Finally, Professor Gary Gorton of Yale presented another provocative paper entitled "Slapped in the Face by the Invisible Hand: The Banking Panic of 2007." Professor Gorton argues that the financial crisis we experienced recently was a traditional bank panic, but one that occurred in what we call the wholesale, or shadow, banking system and not in traditional banks. Prior banking panics—say, the one in 1907 that ultimately led to the founding of the Federal Reserve System—saw investors rush to redeem their deposits. Banks couldn't meet all of this demand, and ultimately the system became insolvent. This time, we didn't see individual investors and traditional firms panic and run on banks by withdrawing deposits. Instead, we saw financial institutions pullback from what we call the shadow banking system, including the repo, or repurchase, market and securitization markets, essentially refusing to continue extending credit to other financial institutions. This operated in Gorton's eyes much like a traditional banking panic, and so the remedies might also be similar. Gorton argues, perhaps, that future panics can be reduced by
- an increase in government insurance for securitizations that perform the role of collateral in these repurchase agreements,
- for increased supervision of securitization in firms that securitize underlying assets.
- moving this out of the purview of rating agencies and underneath government supervision, and
- finally, for the direct supervision of institutions outside of what we think of as traditional banks.
Moderator: Very interesting. So you had a lot of timely discussion and given the forward-looking theme that you have, can you also talk a little bit about the policy implications, or the lessons learned, from this year's conference?
Tkac: Sure, I think we actually learned quite a bit. Both Chairman Bernanke and Professor Taylor directly referred to some lessons learned in their speeches. As I mentioned, Professor Taylor spoke about monetary and fiscal policy going forward and the role of government policy in lessening the potential for crisis. Chairman Bernanke spoke about the lessons learned in undertaking a policy response. He noted that, because the stress tests were designed to incorporate the same analysis across firms and to expressly consider risk exposures across the web of these interconnected institutions, that the exercise itself was instructive for illustrating the challenges that we will face going forward as regulators attempt to assess risk exposures across these financial institutions. So, this "learning by doing" will be especially valuable as plans for regulation of systemic risk move forward.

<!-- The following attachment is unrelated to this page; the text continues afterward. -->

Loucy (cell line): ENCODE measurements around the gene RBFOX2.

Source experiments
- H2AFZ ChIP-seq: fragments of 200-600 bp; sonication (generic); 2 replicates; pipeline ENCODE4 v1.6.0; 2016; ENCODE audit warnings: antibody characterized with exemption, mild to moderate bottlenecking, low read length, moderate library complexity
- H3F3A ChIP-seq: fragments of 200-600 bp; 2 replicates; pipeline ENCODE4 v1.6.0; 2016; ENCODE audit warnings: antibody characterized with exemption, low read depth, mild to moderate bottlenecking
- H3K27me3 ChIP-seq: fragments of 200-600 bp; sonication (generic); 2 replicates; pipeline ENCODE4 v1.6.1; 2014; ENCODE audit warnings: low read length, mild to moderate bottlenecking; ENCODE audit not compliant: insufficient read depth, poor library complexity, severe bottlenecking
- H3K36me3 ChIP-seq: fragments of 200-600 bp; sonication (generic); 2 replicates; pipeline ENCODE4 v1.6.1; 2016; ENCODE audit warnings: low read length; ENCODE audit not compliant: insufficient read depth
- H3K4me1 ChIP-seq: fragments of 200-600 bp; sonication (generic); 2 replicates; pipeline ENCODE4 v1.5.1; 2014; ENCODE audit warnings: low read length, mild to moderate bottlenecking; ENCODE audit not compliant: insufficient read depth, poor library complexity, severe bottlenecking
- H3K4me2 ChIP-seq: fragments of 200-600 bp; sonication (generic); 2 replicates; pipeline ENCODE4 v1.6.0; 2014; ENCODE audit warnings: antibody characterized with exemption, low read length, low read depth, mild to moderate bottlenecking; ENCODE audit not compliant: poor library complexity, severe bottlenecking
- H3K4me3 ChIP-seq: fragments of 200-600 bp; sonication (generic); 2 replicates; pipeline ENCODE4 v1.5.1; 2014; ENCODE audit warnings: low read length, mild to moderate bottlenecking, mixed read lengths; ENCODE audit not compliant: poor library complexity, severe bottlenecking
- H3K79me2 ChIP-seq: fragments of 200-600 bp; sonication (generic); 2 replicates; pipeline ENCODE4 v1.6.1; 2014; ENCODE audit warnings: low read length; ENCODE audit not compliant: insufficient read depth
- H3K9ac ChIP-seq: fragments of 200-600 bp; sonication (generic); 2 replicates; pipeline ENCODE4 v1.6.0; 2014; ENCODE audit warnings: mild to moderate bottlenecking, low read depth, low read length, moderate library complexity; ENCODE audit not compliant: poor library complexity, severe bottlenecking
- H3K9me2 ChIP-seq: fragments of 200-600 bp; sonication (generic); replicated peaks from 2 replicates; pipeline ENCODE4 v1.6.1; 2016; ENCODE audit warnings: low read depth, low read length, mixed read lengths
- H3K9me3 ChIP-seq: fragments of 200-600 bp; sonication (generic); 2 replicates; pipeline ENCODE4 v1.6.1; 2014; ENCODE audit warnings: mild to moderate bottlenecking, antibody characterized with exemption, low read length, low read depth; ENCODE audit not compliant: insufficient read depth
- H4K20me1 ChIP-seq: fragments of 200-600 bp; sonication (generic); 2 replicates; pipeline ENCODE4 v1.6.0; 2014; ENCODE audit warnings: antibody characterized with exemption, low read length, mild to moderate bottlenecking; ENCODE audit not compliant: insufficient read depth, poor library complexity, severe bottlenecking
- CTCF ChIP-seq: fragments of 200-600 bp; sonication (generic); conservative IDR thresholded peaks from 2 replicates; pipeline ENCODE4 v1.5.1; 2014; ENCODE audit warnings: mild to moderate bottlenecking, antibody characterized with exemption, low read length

More broadly, the very nature of the conference, by both looking at what happened and debating policy proposals to reduce the risk of a future crisis really highlighted the feedback loop between innovation in financial instruments and innovation in policy. Innovative instruments create new challenges for policy as they change the nature of markets and the risks that people are exposed to, and as policy adapts, it also creates incentives and opportunities for more financial innovation going forward.
Now, while the topic of the conference was "Financial Innovation and Crises," it's clear that financial innovation is inherently a good thing and not a dark force that must be outlawed in order to prevent a future crisis. The securitization market is, in fact, a fine example of this. While the subprime mortgage-backed security market had a role in this crisis, there have been large economic gains for consumers and firms from the securitization of credit card receipts, auto loans, student loans, and, yes, even mortgages. The challenge, of course, is to evaluate and manage these innovative risks in real time or to formulate policies that are flexible and forward-looking to deal with innovation that has yet to arrive.
Moderator: OK, very interesting; thank you Paula. Again, we've speaking with Paula Tkac, financial economist and associate policy adviser with the Atlanta Fed. This concludes our Research Insights podcast on the bank's 2009 financial markets conference, with the theme of "Financial Innovation and Crises." You can find more information on the conference, including the agenda and the papers, by visiting the Atlanta Fed Web site, frbatlanta.org. Thanks for listening, and please return for more podcasts.